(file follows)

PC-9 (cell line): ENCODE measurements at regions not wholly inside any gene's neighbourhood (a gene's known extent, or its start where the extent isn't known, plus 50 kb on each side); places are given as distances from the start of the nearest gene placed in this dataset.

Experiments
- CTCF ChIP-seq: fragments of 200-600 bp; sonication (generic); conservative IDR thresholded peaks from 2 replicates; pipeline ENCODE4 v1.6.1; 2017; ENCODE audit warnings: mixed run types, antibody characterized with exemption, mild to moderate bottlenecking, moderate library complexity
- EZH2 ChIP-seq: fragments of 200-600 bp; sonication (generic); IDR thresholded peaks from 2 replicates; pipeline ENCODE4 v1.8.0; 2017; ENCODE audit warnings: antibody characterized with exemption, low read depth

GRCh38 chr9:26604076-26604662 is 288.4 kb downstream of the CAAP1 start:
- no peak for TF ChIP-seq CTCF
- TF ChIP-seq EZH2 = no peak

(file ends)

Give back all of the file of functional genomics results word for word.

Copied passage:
PC-9 (cell line): ENCODE measurements at regions not wholly inside any gene's neighbourhood (a gene's known extent, or its start where the extent isn't known, plus 50 kb on each side); places are given as distances from the start of the nearest gene placed in this dataset.

Experiments
- CTCF ChIP-seq: fragments of 200-600 bp; sonication (generic); conservative IDR thresholded peaks from 2 replicates; pipeline ENCODE4 v1.6.1; 2017; ENCODE audit warnings: mixed run types, antibody characterized with exemption, mild to moderate bottlenecking, moderate library complexity
- EZH2 ChIP-seq: fragments of 200-600 bp; sonication (generic); IDR thresholded peaks from 2 replicates; pipeline ENCODE4 v1.8.0; 2017; ENCODE audit warnings: antibody characterized with exemption, low read depth

GRCh38 chr9:26604076-26604662 is 288.4 kb downstream of the CAAP1 start:
- no peak for TF ChIP-seq CTCF
- TF ChIP-seq EZH2 = no peak